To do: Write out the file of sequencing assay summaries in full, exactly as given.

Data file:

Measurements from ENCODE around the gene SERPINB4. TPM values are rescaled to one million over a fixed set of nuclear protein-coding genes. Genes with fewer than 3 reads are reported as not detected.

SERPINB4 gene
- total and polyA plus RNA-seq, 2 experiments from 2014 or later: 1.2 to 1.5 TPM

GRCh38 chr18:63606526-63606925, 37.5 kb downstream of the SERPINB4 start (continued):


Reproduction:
Measurements from ENCODE around the gene SERPINB4. TPM values are rescaled to one million over a fixed set of nuclear protein-coding genes. Genes with fewer than 3 reads are reported as not detected.

SERPINB4 gene
- total and polyA plus RNA-seq, 2 experiments from 2014 or later: 1.2 to 1.5 TPM

GRCh38 chr18:63606526-63606925, 37.5 kb downstream of the SERPINB4 start (continued):